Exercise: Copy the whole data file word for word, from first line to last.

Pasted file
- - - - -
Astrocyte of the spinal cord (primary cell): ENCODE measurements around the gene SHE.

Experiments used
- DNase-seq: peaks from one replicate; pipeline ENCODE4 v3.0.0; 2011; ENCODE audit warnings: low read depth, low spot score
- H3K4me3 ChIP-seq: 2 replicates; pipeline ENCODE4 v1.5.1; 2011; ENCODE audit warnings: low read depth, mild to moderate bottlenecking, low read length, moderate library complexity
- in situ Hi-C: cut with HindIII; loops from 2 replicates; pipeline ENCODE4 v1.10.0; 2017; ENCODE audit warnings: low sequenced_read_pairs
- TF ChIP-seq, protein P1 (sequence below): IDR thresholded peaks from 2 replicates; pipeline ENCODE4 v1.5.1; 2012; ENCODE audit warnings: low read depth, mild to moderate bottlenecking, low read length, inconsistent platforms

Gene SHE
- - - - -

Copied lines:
Astrocyte of the spinal cord (primary cell): ENCODE measurements around the gene SHE.

Experiments used
- DNase-seq: peaks from one replicate; pipeline ENCODE4 v3.0.0; 2011; ENCODE audit warnings: low read depth, low spot score
- H3K4me3 ChIP-seq: 2 replicates; pipeline ENCODE4 v1.5.1; 2011; ENCODE audit warnings: low read depth, mild to moderate bottlenecking, low read length, moderate library complexity
- in situ Hi-C: cut with HindIII; loops from 2 replicates; pipeline ENCODE4 v1.10.0; 2017; ENCODE audit warnings: low sequenced_read_pairs
- TF ChIP-seq, protein P1 (sequence below): IDR thresholded peaks from 2 replicates; pipeline ENCODE4 v1.5.1; 2012; ENCODE audit warnings: low read depth, mild to moderate bottlenecking, low read length, inconsistent platforms

Gene SHE